Tuesday, May 31, 2011

"When Are You Finished?"

Two days ago, I wrote a post about our recent visit to Northern California. That night, it came to me that the post was too long. Even “good” can get tiresome, if there’s too much of it. (“Pretty good” can get really tiresome.)

I therefore decided to divide the post into two installments, publishing them on consecutive days. In order to successfully pull off my “Plan B”, I had to find the appropriate “breaking spot”, the precise point where I could naturally end “Installment One”, and with minimum damage to the narrative flow, open “Installment Two” the following day.

To find this appropriate “breaking spot”, it would be necessary for me to read the entire piece over again. Which I proceeded to do. And while I was reading it,

I began to make changes.

It had not been my intention to make any adjustments to the posting. I believed, after writing and rewriting the piece the day before until it seemed like further revision would make it no better and possibly even worse, that the optimization of that posting, now two postings, had been skillfully accomplished.

And yet, there I was the following morning, sitting at my computer,

Making it better.

Discovering “typos”, after thinking I had caught and corrected them all. Making necessary clarifications to a story that, a day earlier appeared to be crystal clear. Discovering more evocative modifiers after believing the modifiers I had selected to be ideal. They weren’t.

I found idealer ones.

The following morning.

I know myself. I’m aware of my tendencies. Not my “daily life” tendencies – at least not all of them, not even all of them that aren’t shameful and disgusting – I’m talking about my writing tendencies.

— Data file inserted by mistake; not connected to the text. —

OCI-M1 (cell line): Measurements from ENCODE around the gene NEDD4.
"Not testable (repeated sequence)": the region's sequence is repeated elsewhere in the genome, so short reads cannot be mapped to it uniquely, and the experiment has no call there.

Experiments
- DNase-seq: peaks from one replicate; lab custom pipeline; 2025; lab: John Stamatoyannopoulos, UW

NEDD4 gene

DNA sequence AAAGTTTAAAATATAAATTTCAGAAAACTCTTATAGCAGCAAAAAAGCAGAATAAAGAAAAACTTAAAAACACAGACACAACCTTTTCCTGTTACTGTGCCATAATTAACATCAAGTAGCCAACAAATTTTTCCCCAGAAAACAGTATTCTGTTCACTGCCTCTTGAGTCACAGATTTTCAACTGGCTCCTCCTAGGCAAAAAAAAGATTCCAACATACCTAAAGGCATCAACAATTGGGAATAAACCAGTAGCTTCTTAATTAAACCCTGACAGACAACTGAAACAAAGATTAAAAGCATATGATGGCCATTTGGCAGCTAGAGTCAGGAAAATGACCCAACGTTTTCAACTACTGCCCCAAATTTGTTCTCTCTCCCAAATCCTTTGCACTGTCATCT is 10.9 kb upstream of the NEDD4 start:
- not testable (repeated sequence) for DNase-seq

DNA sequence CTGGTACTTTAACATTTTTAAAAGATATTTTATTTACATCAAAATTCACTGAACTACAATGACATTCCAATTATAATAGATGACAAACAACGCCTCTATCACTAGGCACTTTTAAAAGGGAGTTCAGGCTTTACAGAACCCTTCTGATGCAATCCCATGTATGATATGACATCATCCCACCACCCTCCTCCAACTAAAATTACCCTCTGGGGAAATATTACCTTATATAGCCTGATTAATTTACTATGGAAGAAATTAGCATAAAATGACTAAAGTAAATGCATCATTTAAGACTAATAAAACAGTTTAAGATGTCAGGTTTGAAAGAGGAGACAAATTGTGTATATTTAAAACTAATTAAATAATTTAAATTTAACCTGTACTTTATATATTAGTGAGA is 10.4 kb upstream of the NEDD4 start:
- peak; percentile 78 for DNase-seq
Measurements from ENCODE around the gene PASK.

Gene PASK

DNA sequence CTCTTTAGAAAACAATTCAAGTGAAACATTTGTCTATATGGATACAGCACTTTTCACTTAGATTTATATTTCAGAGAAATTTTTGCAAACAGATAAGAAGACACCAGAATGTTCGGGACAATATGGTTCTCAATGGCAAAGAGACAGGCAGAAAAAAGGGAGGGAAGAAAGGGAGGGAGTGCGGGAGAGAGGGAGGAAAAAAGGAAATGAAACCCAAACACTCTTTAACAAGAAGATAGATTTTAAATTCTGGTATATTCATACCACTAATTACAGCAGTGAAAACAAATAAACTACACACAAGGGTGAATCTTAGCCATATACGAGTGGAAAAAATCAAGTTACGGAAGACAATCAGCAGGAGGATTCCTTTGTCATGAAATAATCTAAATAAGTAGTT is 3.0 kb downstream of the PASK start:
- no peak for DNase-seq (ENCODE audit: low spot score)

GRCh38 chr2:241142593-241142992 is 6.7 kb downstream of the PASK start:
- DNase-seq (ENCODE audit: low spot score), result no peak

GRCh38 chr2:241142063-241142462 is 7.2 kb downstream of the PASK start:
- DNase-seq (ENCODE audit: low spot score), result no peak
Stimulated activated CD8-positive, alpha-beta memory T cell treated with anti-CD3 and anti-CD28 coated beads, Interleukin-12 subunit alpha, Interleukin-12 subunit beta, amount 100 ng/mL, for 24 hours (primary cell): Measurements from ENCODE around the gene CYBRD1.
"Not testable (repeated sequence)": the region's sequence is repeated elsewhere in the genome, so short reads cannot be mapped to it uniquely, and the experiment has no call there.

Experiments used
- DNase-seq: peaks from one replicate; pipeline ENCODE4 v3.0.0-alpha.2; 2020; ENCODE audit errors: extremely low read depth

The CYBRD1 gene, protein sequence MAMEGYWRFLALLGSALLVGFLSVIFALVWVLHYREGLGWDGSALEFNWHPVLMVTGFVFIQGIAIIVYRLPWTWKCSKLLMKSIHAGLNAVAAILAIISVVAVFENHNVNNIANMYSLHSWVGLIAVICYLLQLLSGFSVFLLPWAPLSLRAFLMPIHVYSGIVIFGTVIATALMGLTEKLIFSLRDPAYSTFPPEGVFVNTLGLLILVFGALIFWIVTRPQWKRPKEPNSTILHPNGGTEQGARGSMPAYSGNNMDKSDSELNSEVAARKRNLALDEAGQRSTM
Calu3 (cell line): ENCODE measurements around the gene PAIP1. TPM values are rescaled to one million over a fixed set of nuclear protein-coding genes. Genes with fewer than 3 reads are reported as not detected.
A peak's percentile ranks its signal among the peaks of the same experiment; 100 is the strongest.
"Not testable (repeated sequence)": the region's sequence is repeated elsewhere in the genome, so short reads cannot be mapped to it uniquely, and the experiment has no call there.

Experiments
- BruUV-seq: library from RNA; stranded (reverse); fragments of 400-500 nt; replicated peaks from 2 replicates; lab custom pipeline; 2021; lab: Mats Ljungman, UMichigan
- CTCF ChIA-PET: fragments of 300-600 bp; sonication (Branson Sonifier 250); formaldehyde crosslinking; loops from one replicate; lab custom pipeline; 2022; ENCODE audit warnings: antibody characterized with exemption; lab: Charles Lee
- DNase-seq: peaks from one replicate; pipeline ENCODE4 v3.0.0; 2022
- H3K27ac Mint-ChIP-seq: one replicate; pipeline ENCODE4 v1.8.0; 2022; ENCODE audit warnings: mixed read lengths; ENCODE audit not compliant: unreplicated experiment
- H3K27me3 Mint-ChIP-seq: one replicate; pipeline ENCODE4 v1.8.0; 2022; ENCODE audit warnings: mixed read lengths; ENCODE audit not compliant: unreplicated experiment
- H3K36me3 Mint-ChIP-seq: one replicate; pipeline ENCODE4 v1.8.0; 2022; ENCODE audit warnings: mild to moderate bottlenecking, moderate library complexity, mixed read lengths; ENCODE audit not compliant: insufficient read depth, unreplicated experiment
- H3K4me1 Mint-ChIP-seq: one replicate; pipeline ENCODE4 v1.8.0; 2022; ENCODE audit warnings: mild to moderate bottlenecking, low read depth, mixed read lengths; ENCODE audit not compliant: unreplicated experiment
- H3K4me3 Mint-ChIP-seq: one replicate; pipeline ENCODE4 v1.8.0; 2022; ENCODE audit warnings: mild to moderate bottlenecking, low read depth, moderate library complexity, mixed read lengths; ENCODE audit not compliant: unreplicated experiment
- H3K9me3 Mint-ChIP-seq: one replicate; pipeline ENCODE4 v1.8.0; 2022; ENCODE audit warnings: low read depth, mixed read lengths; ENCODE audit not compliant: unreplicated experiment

I know I’m a rewriter. I rarely “nail it” on the first try. And I know that, given the chance to rewrite ad infinitum,

I would.

I am not talking about the same day. Every day, when I finish writing a post, I believe, as I mentioned,

“That’s it. I can make no further improvements. It’s done.”

But provided the opportunity – as I was when I decided to chop an extended posting in half – I would find myself back at it. Making changes. And, in fact, to my surprise and my humbling bewilderment,

Making it better.

Silly me, yesterday. I thought it was perfect. Well, that’s an exaggeration. But I did think there was no more I could bring to it.

I was wrong.

I just needed a small break. Then I am back to work and, suddenly, astonishing upgrades come flooding into my brain. Why didn’t I see them yesterday? I have no idea. It’s just the way it works.

The problem is, according to this arrangement, I could write the post, complete it to my total satisfaction – it’s not just that I’m tired, or bored; I really believe that it’s done – come back the next day, improve it, come back the next day, improve it some more, come back the next day, improve it still further…do you see where I’m going with this?

I would never, ever be finished.

Instead of more than eight hundred and fifty postings, I would, instead, have